Winding Down the Season

Techniques that rely on freezing, dry storing, and dehydrating let you quickly save the garden’s last fruit and vegetables. Learn more at TwiceasTasty.com.
This September, we’ve been lucky to have fairly warm days and nights in Montana, with just a couple of hints at a killing frost that we were able to protect against temporarily. But the garden is still winding down. In the main garden, I’m finding fewer cucumbers and snap beans, with vines starting to dry and lose leaves. In the greenhouse, tomatoes and tomatillos are putting all of their energy into ripening existing fruit. It’s time to grab the last of the garden’s treats and stash it all away for winter.

This week, in my Twice as Tasty column for the Flathead Beacon, I share some of my favorite storage techniques for a range of vegetables. The article focuses on easy ways to save individual vegetables without needing to can or ferment them or changing their base flavor into a pickle or sauce. The techniques rely on freezing, dry storing, and dehydrating and can be done quickly with minimal prep.
Learn about winding down the season

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Veggie Shish Kebabs with Garlicy Marinade

Almost any vegetable can be speared on a skewer and grilled. Learn more at TwiceasTasty.com.
We give the grill a workout every summer, often with small items that want to fall through the grate no matter how carefully they’re arranged on the open surface. I have two grill trays that work well when smoking cherries or cheese or charring large batches of thin asparagus spears. I also have a pair of copper grill mats ideal for sourdough pizza and other soft ingredients—we even grilled scrambled eggs and potatoes on one when I forgot to put a skillet on the sailboat. But for grilled meals with more emphasis on variety than quantity, I reach for skewers.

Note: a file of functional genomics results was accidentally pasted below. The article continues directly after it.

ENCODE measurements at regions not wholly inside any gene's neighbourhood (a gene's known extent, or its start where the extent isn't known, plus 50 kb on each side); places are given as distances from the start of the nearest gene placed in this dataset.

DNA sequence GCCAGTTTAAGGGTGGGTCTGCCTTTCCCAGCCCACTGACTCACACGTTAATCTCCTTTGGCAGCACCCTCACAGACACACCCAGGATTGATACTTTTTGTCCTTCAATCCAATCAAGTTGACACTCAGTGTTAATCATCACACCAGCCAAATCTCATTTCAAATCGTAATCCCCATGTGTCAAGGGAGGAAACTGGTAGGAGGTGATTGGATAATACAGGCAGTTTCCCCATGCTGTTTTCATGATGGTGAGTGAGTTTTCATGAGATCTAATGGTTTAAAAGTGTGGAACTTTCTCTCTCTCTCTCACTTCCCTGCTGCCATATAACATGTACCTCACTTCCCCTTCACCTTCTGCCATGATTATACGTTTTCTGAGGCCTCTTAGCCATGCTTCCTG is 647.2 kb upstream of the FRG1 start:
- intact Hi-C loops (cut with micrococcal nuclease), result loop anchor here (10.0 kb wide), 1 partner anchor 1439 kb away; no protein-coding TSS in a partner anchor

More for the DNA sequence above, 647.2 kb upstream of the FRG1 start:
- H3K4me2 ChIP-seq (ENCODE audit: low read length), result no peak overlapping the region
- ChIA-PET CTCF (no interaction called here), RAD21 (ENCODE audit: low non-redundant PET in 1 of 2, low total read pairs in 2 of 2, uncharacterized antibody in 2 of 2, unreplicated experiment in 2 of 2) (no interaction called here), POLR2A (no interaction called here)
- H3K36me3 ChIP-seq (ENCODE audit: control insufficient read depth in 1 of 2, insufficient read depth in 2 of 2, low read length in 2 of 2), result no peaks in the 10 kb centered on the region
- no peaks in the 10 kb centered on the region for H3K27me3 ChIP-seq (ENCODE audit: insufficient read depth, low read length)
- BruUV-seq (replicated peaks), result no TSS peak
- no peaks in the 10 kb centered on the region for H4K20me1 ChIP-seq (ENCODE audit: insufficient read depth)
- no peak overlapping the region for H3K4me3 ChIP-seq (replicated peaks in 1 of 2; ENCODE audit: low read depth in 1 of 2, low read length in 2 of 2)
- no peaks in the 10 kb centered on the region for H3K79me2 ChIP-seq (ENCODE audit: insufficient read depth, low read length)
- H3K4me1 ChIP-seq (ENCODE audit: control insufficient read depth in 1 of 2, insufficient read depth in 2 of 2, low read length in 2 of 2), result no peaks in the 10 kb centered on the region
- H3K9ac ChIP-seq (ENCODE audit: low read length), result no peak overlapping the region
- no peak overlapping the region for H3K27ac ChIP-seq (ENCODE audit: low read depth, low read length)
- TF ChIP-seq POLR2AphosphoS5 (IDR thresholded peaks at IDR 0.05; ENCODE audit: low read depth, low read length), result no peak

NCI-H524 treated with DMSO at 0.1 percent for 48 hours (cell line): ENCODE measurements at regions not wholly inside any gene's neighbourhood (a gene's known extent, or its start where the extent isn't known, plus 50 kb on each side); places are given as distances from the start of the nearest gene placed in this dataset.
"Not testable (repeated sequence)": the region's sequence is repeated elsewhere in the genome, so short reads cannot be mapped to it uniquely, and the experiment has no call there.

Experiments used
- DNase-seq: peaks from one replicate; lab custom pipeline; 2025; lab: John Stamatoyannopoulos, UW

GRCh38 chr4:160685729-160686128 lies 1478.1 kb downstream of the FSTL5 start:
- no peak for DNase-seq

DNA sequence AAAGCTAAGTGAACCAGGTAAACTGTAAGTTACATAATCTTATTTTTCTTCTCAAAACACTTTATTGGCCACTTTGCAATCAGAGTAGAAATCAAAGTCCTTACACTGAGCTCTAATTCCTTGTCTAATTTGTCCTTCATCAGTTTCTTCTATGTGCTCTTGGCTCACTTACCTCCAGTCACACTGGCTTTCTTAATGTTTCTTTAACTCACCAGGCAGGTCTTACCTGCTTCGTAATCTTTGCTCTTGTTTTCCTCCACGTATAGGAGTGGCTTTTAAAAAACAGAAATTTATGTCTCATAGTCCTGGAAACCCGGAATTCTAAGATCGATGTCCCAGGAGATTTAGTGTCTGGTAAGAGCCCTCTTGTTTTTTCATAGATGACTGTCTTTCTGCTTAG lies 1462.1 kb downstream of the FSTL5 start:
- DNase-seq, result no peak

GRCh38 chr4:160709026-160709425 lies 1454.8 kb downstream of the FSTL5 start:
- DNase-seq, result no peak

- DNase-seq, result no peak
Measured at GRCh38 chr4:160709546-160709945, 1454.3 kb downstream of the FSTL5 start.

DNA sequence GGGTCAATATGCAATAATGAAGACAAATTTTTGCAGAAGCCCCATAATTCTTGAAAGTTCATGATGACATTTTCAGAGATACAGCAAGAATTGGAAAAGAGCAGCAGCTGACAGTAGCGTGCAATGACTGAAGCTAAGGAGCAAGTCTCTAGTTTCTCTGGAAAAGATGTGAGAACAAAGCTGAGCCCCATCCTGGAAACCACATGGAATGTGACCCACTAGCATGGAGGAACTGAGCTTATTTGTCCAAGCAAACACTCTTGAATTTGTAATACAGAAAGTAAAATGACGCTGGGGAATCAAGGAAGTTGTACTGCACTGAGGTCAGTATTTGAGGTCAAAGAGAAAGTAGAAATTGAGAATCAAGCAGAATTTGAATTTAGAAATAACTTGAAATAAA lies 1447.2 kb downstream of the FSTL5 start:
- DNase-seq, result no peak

As I share this week in my Twice as Tasty column for the Flathead Beacon, you can spear so many foods on a stick and cook them over an open flame. A simple marinade can tie the ingredients together, playing well with flavors that range from sweet tomatillos, to mild potatoes, to spicy peppers. Skewers are also ideal for grilling shrimp, scallops, meaty fish, and cubed meats.
Learn to make Veggie Shish Kebabs with Garlicy Marinade

Stir-Fry

 Stir-fries are quick, go-to meals that show off well-cooked tofu. Get stir-fry and tofu recipes at TwiceasTasty.com.
When the garden is in full swing and sailing season is on, one of my go-to meals is a stir-fry. In the time it takes to cook a pot of rice, the rest of the meal can be chopped, cooked, and ready to serve from one pan as a single-dish meal. In spring, asparagus, early onions, young garlic, snap peas, spinach, and herbs dominate the stir-fry; at the height of summer, freshly harvested onions, peppers, carrots, zucchini, and cherry tomatoes take over. By late summer, corn, eggplant, and fall broccoli and peas are ready to mix in.

When you’re rich in a particular vegetable, you can let it solo in a stir-fry, backed by aromatics such as garlic, ginger, and chilies. But my favorite stir-fries are created with dibs and dabs of many vegetables and a protein such as tofu. To guarantee success, fry quickly, at high heat, in an order that lets the ingredients brown evenly, with plenty of movement. It’s in the name: stir and fry.
Learn to make Fresh Improv Stir-Fry and Pan-Fried Tofu